Southeastern celebrates 60, endows Hunt chair
Lauren Crane
October 15, 2010

Southeastern celebrates 60, endows Hunt chair

Southeastern celebrates 60, endows Hunt chair
Lauren Crane
October 15, 2010

WAKE FOREST, N.C. (BP)–Southeastern Baptist Theological Seminary celebrated its 60th anniversary during its fall trustee meeting at the Wake Forest campus and installed the Johnny Hunt Chair of Biblical Preaching.

Trustees also elected two new deans and two professors to their posts.

Sixty years after its founding, Southeastern has more students than at any other time in its history, with nearly 2,700 students in its graduate and undergraduate programs.

“We are grateful to God for his faithfulness to Southeastern during 60 years of ministry,” SEBTS President Daniel Akin said. “What is truly encouraging is that even as we celebrate the past, we look forward to God doing an even greater work through Southeastern in the years to come.”

An increasing number of students are studying online, in hybrid format classes and on campus, Akin noted.

During the Oct. 12 chapel service, Akin announced the completion of the fully funded Johnny Hunt Chair of Biblical Preaching, a $1-million endowed chair for a professor of preaching. Akin announced that Greg Heisler, associate professor of preaching and speech, will be the first to hold the chair.

Hunt, a Southeastern alumnus, immediate past president of the Southern Baptist Convention and pastor of the Atlanta-area First Baptist Church of Woodstock, was honored for his legacy, which inspired his congregation and friends to donate funding for the endowed chair.

“We love and appreciate Johnny Hunt, and his blessed church of First Baptist Church in Woodstock,” Akin said. “There is no greater evangelist for Jesus, and there is no greater evangelist for Southeastern.”

Hunt said the chair of preaching is especially gratifying, as the gift will continue funding the professorship in perpetuity. He said his hope is that future generations will be trained and equipped to share the Gospel to the ends of the earth, and he has no greater joy than to be associated with such an endeavor.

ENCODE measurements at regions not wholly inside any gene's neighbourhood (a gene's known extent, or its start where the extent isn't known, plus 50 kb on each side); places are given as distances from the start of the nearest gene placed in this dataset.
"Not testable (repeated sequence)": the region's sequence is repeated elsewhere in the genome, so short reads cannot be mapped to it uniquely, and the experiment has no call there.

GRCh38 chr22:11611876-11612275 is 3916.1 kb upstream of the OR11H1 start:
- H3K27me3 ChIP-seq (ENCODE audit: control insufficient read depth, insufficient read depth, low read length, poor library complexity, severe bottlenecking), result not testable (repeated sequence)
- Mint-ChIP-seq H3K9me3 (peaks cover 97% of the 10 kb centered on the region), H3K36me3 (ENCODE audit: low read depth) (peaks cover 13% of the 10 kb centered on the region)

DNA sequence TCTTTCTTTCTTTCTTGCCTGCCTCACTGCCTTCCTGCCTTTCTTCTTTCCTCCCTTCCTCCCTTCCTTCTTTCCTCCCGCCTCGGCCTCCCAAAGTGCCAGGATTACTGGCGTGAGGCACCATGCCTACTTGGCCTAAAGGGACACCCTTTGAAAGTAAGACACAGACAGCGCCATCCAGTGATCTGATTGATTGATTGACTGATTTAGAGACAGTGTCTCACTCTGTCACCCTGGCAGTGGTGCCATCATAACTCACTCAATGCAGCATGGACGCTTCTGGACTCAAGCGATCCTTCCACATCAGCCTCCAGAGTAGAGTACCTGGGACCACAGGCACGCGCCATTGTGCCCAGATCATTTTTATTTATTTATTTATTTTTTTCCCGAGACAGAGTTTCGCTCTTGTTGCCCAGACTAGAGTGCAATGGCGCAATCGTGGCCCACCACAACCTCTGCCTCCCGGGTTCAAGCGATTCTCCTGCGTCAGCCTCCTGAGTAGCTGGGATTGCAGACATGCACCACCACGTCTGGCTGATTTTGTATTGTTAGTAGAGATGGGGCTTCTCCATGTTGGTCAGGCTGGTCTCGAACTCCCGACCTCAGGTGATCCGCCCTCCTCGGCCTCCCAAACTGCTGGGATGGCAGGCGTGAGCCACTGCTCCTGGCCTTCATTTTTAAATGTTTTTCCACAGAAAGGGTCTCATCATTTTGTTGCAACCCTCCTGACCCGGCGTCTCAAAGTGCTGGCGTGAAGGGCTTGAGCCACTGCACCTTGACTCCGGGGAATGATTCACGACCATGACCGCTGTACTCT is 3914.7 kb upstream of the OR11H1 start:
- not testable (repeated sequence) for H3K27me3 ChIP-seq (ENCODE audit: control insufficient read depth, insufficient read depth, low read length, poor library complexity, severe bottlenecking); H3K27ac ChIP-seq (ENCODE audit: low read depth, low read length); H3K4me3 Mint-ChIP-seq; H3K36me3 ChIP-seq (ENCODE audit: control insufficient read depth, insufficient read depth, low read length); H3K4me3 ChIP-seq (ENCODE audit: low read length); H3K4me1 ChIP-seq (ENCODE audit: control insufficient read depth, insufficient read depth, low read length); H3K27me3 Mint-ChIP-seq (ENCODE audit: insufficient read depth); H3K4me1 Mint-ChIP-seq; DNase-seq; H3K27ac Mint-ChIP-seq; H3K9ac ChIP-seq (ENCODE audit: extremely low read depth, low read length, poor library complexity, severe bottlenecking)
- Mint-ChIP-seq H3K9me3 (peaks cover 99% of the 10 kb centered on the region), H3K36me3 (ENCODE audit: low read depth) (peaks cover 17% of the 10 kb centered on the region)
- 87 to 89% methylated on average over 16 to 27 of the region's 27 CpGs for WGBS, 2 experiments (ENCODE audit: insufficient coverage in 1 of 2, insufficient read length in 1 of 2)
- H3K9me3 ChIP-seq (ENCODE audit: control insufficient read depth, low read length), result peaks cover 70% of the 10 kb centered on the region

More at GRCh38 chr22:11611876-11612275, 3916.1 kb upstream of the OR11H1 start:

“The only hope for this country, the only hope for this world is the gospel of Jesus Christ,” Hunt said. “Preach the Word. As far as I’m concerned, I know of nothing a preacher needs to do more than preach the Word of God. It still changes lives.”

Trustees elected several new positions, including Ken Keathley as senior vice president for academic administration and dean of the faculty. Keathley had stepped into the role on a temporary basis after David Nelson, former dean, left in February. Keathley had been serving at Southeastern as professor of theology and dean of graduate studies since 2006.

The board also elected Mark Liederbach as vice president for student services and dean of students. Liederbach, who has been serving in the capacity since June 1, was the unanimous recommendation for the position to succeed Alan Moseley.

Also, Michael Travers, professor of English, and Greg Welty, associate professor of philosophy, were elected to the faculy.

Trustees received the resignation of board member Stephen Batts and approved the appointment of Joe Forrester, a businessman and active member of Hebron Baptist Church in Dacula, Ga., to fill Batts’ position on an interim basis.

Lauren Crane is a writer for Southeastern Baptist Theological Seminary.